- The Economy added 180,000 new jobs (revised from 136,000) in September and 128,000 in October
- The Unemployment Rate fell to 3.5% in September, and rose to 3.6% in October
- The Labor Force Participation Rate was unchanged at 63.2% in September, and rose to 63.3% in October from 63.2% in August
- The Average Hourly Wage was unchanged in September, and rose 0.2% in October, up 3.0% YoY
Inflation Economic Data Released in October 2019
Inflation continues to be low and receding. The CPI was unchanged while PPI and Core PPI were in negative territory. Most Economists attribute the low Inflation Data to the slowing US and Global Economies – slowing enough to apply downward pressure on prices. Energy prices fell 1.4%, shelter costs rose 0.3%, Medical services rose 0.4%. Used Car Prices were especially hard hit, dropping 1.6% in a single month, while New Car Prices fell 0.1%. The low Inflation Data continues to come in below the Fed’s target of 2.0%, which gives the Fed more justification for additional Interest Rate cuts.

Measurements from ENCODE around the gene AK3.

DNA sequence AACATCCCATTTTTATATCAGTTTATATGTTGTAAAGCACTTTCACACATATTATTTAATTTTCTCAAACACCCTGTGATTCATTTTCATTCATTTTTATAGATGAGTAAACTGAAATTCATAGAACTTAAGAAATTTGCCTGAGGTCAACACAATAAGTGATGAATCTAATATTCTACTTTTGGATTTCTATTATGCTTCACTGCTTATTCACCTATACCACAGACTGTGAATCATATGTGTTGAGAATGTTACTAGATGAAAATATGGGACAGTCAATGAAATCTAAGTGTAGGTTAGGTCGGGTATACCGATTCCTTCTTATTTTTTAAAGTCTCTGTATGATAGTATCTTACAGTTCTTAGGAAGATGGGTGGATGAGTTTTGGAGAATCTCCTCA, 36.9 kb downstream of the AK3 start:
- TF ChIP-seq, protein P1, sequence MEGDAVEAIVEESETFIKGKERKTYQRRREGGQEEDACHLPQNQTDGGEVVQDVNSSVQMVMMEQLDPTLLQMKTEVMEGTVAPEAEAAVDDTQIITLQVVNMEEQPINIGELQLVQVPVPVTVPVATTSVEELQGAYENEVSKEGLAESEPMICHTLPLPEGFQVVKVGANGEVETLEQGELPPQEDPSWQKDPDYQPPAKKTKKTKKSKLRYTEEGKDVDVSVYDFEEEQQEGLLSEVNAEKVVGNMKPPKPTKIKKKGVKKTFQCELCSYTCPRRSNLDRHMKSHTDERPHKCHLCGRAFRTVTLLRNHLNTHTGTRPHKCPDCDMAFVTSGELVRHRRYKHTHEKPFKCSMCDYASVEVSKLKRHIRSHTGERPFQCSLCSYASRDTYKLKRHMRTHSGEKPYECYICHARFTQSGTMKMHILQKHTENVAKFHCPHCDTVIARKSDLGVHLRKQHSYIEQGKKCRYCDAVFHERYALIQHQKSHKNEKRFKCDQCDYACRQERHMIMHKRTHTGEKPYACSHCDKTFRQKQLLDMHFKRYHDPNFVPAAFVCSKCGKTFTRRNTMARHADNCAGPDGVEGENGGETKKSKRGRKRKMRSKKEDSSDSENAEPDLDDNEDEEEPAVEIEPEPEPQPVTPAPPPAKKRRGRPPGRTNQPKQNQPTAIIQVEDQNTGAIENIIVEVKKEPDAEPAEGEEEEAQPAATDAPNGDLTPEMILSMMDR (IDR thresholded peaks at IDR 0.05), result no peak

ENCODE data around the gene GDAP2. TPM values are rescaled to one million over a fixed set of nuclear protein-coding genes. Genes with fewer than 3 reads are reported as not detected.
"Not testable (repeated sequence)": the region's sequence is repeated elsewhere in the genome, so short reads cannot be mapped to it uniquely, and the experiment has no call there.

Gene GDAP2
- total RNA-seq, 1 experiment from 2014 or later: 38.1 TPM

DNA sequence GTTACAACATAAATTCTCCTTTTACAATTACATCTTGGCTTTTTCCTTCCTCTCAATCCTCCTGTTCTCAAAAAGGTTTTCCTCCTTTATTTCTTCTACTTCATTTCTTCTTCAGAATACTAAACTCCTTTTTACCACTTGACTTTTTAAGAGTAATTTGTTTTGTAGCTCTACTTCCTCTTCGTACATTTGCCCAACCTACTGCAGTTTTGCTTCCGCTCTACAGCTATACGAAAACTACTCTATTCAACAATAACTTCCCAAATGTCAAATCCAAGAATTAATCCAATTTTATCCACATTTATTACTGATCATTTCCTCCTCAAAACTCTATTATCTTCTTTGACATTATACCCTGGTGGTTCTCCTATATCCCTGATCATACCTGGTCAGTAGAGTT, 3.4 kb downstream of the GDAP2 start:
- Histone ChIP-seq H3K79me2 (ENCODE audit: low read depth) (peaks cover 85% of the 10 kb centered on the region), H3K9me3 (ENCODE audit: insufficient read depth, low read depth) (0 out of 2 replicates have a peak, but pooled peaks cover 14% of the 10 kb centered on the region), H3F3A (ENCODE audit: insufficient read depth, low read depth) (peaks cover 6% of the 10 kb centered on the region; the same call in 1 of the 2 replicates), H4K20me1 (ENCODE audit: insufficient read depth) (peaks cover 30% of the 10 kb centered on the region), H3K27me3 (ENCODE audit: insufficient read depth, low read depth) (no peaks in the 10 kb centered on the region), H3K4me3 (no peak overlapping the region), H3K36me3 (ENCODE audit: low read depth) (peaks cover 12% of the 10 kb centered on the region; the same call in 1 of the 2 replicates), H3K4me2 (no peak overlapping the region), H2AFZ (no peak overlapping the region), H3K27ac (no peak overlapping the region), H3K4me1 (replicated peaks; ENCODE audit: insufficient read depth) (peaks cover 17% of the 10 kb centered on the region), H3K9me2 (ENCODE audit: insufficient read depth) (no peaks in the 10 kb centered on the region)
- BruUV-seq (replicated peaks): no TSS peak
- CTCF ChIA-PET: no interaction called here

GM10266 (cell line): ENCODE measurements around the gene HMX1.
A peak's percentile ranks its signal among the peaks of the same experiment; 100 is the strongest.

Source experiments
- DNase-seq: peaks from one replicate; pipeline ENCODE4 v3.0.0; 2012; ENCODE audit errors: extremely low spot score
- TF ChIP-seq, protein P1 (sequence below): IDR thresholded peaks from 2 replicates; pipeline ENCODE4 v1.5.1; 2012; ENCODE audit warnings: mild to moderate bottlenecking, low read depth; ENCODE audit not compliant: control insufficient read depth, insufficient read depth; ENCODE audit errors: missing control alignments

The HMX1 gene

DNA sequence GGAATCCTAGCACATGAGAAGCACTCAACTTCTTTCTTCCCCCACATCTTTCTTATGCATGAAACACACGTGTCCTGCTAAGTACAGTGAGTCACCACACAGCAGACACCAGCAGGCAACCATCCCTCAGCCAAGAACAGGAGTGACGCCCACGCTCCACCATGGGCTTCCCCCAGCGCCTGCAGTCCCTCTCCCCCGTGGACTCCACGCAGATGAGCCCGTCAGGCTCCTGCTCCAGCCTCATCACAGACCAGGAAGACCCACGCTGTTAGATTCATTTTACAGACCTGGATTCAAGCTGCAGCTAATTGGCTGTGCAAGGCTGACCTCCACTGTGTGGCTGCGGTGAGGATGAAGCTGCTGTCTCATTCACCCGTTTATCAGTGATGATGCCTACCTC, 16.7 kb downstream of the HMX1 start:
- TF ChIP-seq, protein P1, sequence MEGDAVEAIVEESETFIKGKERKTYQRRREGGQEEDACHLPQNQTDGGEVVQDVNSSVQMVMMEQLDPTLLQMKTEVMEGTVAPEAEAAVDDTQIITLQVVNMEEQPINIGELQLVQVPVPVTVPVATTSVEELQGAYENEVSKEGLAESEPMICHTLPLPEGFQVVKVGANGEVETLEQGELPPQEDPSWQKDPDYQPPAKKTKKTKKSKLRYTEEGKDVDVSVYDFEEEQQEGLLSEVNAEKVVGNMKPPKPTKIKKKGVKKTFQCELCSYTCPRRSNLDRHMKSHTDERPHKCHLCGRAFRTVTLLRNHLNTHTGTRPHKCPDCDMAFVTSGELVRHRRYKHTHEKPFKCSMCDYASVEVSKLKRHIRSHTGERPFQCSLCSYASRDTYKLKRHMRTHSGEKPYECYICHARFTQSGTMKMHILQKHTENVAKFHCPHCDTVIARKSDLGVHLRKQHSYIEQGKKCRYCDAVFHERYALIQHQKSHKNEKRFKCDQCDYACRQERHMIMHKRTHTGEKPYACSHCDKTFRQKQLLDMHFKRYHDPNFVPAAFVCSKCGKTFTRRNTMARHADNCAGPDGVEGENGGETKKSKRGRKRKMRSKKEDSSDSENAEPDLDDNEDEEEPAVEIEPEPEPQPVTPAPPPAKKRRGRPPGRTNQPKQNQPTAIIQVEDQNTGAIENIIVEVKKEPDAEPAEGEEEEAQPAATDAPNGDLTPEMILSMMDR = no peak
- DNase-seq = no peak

- CPI was unchanged, now up 1.7% in the last 12 months
- Core CPI (ex-food & energy) rose 0.1%, now up 2.4% in the last 12 months
- PPI fell 0.3%, now up 1.4% in the last 12 months
- Core PPI (ex-food & energy) fell 0.3%, now up 2.0% in the last 12 months
GDP Economic Data Released in October 2019